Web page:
Make it plain on tablets, so that a runner may read it….

If it seems to tarry, wait for it; it will surely come…Habakkuk 2:1-3

A Word of Hope

Remember that song “Something’s Coming” from West Side Story? “Something’s coming, I don’t know what it is but it is gonna be great…” There’s a driving rhythm and strong sense of anticipation in the song. It has you leaning in, rushing forward toward the moment when that “miracle due” comes true.  Yet in spite of the urgent expectancy Tony feels, he has a sense that he must “wait for it.”  As the days hurtle toward Christmas with a pace that sometimes seems unstoppable, we would do well to wait, to listen, and to “keep watch to see what God will say.”

Actually, West Side Story holds more resonance for us during Advent than we might imagine. The young people live in a world of violence, the divisions of race and “clan,” a world where many are crippled by low expectations. Yet Tony and Maria are dreamers. And their love, idealistic as it is, leads Tony to risk all to bring peace between the rival gangs—even at the cost of his life.

Like the prophet Habakkuk in today’s scripture, I have been waiting for a vision for our distressed country. The glimpses that are coming are rooted in the nature of Jesus’s incarnation. It was a radical act of God’s imagination, a radical act of Divine Love.  In the incarnation, God conceived a new path to intimacy with us, but in that relationship God would become achingly vulnerable. What does it mean for love to come that far, to risk that much? What response should it call forth from us?

Perhaps we must step out from behind our protective walls and climb up on the ramparts to engage in the struggles of the revolutionary love heralded by modern prophets like Rev. Dr. William Barber II.  This love “resists all policies, actions, and rhetoric that puts people in harm’s way,”  “refuses to mirror the hatred and vitriol we oppose,” and “fights for justice through the ethic of love.”  http://www.revolutionarylove.net/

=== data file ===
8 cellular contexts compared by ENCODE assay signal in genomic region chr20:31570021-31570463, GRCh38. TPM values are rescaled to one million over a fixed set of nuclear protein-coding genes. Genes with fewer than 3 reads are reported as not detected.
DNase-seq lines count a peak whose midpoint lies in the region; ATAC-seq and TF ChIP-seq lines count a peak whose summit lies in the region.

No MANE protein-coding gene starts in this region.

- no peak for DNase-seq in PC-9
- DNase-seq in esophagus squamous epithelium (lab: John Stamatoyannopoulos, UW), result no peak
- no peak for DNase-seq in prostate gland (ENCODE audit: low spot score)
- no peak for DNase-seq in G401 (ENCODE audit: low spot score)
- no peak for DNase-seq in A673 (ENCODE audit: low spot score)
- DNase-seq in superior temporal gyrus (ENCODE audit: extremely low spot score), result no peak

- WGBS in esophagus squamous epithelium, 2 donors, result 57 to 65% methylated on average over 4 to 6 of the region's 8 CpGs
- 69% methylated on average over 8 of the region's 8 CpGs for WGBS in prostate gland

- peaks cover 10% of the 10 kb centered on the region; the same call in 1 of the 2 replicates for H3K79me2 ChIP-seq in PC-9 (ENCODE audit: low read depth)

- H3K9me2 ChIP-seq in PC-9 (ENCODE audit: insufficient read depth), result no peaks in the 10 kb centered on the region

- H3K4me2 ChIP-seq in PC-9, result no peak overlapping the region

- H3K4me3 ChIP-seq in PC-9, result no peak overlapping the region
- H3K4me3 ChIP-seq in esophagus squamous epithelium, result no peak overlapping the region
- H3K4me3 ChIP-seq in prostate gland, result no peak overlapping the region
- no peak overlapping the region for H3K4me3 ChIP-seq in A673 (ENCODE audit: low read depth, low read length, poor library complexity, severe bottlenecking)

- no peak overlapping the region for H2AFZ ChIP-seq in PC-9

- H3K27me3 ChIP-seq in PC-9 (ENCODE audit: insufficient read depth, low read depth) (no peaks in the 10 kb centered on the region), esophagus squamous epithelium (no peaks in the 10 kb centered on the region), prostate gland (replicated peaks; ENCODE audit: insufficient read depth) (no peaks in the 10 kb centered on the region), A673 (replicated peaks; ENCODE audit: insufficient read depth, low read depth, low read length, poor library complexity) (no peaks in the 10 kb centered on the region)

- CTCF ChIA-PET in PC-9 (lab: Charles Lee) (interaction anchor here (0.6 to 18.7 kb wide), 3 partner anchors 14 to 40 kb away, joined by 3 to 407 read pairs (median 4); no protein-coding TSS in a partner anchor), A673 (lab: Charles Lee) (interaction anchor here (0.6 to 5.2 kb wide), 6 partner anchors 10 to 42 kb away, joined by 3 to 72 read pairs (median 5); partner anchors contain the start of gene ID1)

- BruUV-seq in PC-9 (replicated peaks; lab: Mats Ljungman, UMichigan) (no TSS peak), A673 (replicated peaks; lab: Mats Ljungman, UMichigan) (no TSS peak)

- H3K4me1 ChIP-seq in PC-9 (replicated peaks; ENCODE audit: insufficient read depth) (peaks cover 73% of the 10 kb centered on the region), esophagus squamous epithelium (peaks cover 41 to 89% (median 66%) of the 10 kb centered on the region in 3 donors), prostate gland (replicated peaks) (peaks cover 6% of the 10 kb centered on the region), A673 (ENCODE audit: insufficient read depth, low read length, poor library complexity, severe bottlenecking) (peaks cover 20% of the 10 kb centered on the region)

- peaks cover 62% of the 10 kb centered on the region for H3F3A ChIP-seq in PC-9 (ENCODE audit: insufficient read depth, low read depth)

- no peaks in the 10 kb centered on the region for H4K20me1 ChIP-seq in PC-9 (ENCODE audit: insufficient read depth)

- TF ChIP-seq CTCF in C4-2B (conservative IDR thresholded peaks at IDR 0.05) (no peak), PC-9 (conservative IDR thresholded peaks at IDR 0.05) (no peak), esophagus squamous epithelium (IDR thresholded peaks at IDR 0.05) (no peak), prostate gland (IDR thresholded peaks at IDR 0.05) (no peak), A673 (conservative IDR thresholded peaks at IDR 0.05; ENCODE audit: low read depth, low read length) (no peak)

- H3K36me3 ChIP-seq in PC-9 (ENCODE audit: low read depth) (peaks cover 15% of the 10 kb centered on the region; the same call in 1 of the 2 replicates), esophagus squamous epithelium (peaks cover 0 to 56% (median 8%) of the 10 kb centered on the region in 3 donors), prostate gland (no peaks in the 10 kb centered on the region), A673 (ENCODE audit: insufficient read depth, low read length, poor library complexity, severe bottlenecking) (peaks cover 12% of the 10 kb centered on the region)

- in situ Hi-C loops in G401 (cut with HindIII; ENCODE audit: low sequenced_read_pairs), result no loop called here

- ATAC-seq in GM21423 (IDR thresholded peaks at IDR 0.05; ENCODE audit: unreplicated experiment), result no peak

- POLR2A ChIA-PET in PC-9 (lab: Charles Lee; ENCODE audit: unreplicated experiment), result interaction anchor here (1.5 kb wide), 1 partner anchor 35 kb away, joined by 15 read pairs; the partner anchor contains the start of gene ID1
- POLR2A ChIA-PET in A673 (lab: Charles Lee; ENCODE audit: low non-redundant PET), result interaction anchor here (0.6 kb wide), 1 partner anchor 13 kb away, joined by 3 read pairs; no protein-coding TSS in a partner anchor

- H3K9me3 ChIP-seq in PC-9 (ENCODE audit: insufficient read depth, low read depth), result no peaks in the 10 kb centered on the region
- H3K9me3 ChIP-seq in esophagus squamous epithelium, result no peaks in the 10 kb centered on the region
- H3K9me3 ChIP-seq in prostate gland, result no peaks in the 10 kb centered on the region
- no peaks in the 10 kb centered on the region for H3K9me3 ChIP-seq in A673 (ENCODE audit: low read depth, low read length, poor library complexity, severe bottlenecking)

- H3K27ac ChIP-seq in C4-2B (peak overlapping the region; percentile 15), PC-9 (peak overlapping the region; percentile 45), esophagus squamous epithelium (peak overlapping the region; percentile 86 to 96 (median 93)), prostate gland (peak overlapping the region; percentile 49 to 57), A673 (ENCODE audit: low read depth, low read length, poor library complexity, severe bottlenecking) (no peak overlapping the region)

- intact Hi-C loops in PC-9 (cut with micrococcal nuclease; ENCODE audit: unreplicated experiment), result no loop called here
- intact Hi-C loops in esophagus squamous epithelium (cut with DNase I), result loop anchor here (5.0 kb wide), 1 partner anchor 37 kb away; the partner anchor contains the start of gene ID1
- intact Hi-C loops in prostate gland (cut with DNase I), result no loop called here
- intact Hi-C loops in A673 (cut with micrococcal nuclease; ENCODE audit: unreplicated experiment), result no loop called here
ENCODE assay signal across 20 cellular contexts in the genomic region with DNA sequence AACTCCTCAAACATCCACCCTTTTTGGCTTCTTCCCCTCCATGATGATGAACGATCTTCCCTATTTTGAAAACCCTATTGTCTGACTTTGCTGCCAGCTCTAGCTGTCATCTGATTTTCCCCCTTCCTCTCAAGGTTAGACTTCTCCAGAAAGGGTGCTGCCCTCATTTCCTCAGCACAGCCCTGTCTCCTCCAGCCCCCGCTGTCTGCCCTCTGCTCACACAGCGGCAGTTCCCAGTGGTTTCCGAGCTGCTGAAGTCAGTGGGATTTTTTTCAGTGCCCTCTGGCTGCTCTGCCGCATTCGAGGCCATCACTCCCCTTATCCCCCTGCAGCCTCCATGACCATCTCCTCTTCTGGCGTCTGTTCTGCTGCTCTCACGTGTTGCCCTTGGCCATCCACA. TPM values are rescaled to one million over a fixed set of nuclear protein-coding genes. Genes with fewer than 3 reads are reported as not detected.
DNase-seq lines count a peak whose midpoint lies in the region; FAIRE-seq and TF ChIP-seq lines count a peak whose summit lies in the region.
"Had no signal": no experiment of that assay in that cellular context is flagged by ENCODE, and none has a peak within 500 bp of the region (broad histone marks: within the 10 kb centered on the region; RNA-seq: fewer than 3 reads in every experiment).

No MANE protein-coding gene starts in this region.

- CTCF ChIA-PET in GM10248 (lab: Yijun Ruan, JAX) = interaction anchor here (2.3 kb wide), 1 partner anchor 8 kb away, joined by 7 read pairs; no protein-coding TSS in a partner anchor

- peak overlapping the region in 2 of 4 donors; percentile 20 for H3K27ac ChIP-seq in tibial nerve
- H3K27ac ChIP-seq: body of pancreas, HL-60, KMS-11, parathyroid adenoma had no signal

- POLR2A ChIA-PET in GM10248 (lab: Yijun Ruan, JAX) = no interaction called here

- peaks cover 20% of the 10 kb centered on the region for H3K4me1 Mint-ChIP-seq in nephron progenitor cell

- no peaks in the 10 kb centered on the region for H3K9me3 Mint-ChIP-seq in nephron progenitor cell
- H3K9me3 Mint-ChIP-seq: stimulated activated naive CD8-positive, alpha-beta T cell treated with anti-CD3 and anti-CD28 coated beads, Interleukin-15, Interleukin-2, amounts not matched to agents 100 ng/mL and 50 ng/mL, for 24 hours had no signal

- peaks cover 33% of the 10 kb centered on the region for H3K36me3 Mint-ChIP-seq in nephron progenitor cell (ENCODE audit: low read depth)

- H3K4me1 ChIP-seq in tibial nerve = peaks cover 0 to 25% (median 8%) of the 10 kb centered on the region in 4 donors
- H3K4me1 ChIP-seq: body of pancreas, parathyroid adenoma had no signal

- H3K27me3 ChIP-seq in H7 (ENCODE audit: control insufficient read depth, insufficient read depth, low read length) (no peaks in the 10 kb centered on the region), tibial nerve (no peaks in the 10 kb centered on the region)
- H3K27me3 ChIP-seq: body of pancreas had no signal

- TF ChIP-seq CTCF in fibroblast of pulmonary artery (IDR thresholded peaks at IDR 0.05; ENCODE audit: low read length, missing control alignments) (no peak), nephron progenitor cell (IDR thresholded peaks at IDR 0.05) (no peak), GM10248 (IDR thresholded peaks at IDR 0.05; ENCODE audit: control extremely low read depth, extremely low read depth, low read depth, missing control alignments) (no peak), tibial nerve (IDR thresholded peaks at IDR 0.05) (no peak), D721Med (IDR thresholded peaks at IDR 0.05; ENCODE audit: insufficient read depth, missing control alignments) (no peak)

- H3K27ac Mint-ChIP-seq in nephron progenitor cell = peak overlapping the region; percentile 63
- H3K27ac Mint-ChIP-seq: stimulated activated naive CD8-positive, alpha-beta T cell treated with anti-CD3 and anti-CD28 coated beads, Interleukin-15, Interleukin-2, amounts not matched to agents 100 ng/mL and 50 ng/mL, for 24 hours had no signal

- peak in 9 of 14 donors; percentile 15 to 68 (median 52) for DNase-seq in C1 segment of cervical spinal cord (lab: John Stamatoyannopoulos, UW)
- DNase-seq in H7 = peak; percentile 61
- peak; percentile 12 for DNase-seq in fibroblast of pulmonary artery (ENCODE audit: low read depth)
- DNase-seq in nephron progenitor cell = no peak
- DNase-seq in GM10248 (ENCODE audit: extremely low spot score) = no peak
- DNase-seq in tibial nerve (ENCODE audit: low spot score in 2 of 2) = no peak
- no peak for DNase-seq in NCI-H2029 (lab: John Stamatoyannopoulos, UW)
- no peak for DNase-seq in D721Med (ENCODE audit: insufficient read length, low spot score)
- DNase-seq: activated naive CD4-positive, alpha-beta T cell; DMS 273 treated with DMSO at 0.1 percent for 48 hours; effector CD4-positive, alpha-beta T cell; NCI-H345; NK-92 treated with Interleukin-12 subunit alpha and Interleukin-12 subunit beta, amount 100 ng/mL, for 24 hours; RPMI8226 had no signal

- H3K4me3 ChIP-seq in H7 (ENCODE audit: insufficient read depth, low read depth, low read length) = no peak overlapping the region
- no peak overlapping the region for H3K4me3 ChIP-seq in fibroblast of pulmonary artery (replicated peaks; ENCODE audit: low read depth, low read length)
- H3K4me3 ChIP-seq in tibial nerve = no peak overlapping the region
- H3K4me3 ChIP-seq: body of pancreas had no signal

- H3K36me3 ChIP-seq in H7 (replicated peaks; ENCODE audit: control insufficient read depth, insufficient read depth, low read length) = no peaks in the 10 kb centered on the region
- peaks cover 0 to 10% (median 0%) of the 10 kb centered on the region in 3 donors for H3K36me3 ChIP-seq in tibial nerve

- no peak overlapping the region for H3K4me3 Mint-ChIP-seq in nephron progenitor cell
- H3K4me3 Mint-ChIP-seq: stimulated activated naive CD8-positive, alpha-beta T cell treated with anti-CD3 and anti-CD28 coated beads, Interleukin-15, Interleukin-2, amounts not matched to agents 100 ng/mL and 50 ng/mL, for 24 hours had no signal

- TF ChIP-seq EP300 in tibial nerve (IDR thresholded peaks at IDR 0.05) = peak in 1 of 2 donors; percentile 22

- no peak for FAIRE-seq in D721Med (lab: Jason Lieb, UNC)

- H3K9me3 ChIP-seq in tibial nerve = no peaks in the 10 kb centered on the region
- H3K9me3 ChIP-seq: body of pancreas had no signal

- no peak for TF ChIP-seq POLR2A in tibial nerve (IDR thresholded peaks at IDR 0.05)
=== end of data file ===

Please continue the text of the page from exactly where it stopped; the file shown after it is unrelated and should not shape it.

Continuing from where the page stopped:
Give us courage, O God, to engage in the struggle. Amen.

Devotion Author

Dr. Pat Saxon

Daily Devotion Wednesday, December 13, 2017


In the time of Herod king of Judea there was a priest named Zechariah, who belonged to the priestly division of Abijah; his wife Elizabeth was also a descendant of Aaron. Both of them were righteous in the sight of God, observing all God’s commands and decrees blamelessly. But they were childless because Elizabeth was not able to conceive, and they were both very old.

Once when Zechariah’s division was on duty and he was serving as priest before God, he was chosen by lot, according to the custom of the priesthood, to go into the temple of the Lord and burn incense. And when the time for the burning of incense came, all the assembled worshipers were praying outside.

Then an angel of the Lord appeared to him, standing at the right side of the altar of incense.  When Zechariah saw him, he was startled and was gripped with fear. But the angel said to him: “Do not be afraid, Zechariah; your prayer has been heard. Your wife Elizabeth will bear you a son, and you are to call him John. He will be a joy and delight to you, and many will rejoice because of his birth, for he will be great in the sight of God. He is never to take wine or other fermented drink, and he will be filled with the Holy Spirit even before he is born. He will bring back many of the people of Israel to God. And he will go on before the Messiah, in the spirit and power of Elijah, to turn the hearts of the parents to their children and the disobedient to the wisdom of the righteous—to make ready a people prepared for the son of God.”                                                    Luke 1:5-17 (NIV)